Report: 27 Universities Received Over a Half-Billion Dollars From Fossil Fuel Industry

Environmental activist groups Data for Progress and Fossil Free Research tracked some $677 million in fossil fuel industry funding to 27 U.S. universities between 2010 and 2020.
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Updated on April 25, 2023
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  • The University of California, Berkeley; the University of Illinois at Urbana-Champaign; and George Mason University were the top three recipients of fossil fuel funds.
  • The report found that a minimum of $677 million was transferred to 27 universities to fund research, including climate research.
  • The report calls for universities to have funds transparency, a more rigorous university conflict-of-interest gift policy, and a ban on all fossil fuel funding.

The fossil fuel industry has leveraged corporate windfalls to gain influence across higher education by providing more than $675 million in funding to 27 top research universities, according to a new report by environmental activist groups.

Data for Progress and Fossil Free Research combed through IRS 990 forms, foundation reports, school databases, school reports, and news sources to quantify how much funding was flowing from the fossil fuel industry to higher education between 2010 and 2020.

Their report, "Accountable Allies: The Undue Influence of Fossil Fuel Money in Academia," found that the top recipients of funding from the fossil fuel industry were the University of California, Berkeley ($154 million); the University of Illinois at Urbana-Champaign ($108 million); and George Mason University ($64 million).

Of the 27 institutions found to have accepted funding from the fossil fuel industry, 10 have divested their endowments from fossil fuels.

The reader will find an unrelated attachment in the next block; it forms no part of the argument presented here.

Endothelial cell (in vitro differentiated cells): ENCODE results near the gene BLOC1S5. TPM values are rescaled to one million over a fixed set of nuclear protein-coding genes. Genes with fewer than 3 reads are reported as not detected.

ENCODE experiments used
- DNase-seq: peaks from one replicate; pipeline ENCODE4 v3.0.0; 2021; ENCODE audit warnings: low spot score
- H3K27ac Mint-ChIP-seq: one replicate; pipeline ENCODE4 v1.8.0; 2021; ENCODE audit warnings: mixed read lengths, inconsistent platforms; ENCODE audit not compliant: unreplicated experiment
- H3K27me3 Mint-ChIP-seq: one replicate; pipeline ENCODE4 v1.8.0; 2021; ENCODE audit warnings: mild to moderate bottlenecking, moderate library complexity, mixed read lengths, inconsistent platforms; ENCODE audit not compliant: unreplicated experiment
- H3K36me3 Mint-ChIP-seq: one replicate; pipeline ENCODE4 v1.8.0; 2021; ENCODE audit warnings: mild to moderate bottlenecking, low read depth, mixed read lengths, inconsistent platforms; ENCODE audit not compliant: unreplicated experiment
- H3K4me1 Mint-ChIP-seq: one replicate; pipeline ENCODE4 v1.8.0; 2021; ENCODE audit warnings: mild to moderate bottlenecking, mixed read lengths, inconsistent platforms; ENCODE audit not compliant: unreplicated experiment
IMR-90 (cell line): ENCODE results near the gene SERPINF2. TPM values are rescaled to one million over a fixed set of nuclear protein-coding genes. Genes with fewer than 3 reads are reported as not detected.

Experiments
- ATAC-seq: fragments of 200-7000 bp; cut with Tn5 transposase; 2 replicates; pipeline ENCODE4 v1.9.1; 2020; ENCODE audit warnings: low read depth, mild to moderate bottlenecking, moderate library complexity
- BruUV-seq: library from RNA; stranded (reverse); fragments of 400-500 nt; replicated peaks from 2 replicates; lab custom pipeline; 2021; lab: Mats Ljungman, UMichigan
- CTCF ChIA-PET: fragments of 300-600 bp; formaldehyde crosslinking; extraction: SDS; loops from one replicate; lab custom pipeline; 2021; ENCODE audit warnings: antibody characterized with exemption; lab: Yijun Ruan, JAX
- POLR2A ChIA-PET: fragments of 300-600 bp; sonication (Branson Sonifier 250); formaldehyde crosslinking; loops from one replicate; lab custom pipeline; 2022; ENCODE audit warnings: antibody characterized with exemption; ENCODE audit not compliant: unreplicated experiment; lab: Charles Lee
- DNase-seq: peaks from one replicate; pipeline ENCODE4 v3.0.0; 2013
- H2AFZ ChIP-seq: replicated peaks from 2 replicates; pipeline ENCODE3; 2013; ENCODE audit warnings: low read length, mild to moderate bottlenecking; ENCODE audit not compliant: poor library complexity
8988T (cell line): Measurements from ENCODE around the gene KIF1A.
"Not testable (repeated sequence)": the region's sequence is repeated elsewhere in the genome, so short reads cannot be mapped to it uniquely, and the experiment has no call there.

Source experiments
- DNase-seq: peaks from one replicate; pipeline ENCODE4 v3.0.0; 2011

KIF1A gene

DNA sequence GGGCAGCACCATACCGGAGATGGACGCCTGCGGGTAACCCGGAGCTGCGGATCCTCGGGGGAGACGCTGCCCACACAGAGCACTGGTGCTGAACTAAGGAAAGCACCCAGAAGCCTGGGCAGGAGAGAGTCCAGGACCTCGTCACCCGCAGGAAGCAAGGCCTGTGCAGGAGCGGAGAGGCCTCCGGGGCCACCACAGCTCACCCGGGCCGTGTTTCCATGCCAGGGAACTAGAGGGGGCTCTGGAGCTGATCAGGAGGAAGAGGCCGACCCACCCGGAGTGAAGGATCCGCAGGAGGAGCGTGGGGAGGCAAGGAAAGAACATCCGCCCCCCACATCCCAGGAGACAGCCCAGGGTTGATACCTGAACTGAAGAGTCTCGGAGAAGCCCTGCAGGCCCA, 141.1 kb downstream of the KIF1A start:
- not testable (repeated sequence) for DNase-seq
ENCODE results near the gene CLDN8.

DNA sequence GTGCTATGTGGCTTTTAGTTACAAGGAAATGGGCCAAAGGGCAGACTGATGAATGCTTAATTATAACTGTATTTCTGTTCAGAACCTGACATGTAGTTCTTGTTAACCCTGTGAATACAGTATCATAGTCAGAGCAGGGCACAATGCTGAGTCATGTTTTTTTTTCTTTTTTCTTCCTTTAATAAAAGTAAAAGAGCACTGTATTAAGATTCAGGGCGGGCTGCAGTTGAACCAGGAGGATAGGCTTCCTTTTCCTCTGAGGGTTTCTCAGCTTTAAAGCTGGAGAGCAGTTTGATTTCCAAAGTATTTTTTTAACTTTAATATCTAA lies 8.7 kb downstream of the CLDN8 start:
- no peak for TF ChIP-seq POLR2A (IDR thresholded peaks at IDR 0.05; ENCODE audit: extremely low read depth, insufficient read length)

Universities play a unique role in the global economy because they own massive amounts of intellectual and physical capital, the report said. The financialization of education has directed students to labor toward a particular cause and redefine issues more than any other group, especially against climate change, it said.

"However, when these institutions look the other way as climate deniers, fossil fuel interests, and discredited backers of pseudoscience capitalize on their name and credibility, universities undermine these commitments and other positive actions," the report said.

"When universities allow fossil fuel companies to buy and advertise connections to university research on key climate and energy issues, they provide these companies with much-needed scientific and cultural legitimacy."

According to the report, Stanford University accepted more than $56 million, used for five energy-focused projects.

The Massachusetts Institute of Technology (MIT) accepted at least $40 million, including funding for the MIT Energy Initiative, according to the report. The report said the initiative released a 2011 report that advocated for natural gas to be the bridge to a "low-carbon future" while dismissing research that found it more harmful because of methane leaks.

Fossil fuel industry donors have also sat on climate-focused institute boards at Princeton University and MIT.

The report cited an analysis by UnKoch My Campus, which shows that contracts may even grant donors the right to review, edit, or censor research before publication. George Washington University reportedly let the American Petroleum Institute proofread research before publication.

However, the most common practice is a subtle influence on research. The Data for Progress and Fossil Free Research report cited several studies that show that even in the absence of specific fossil fuel industry favors, funding can still skew research in the aggregate.

"Once a question or topic is funded, dependence on the funding source can incentivize researchers to avoid conclusions that might threaten the possibility of future grants," the report says. "It's these subtle incentives that have most effectively hindered academics' ability to pursue unrestricted inquiry, putting academic freedom at risk."

Among the report's recommendations is that individual institutions improve transparency through publicly accessible databases showing funding sources, establish rigorous conflict-of-interest gift policies, and ban all funding from fossil fuel industry sources.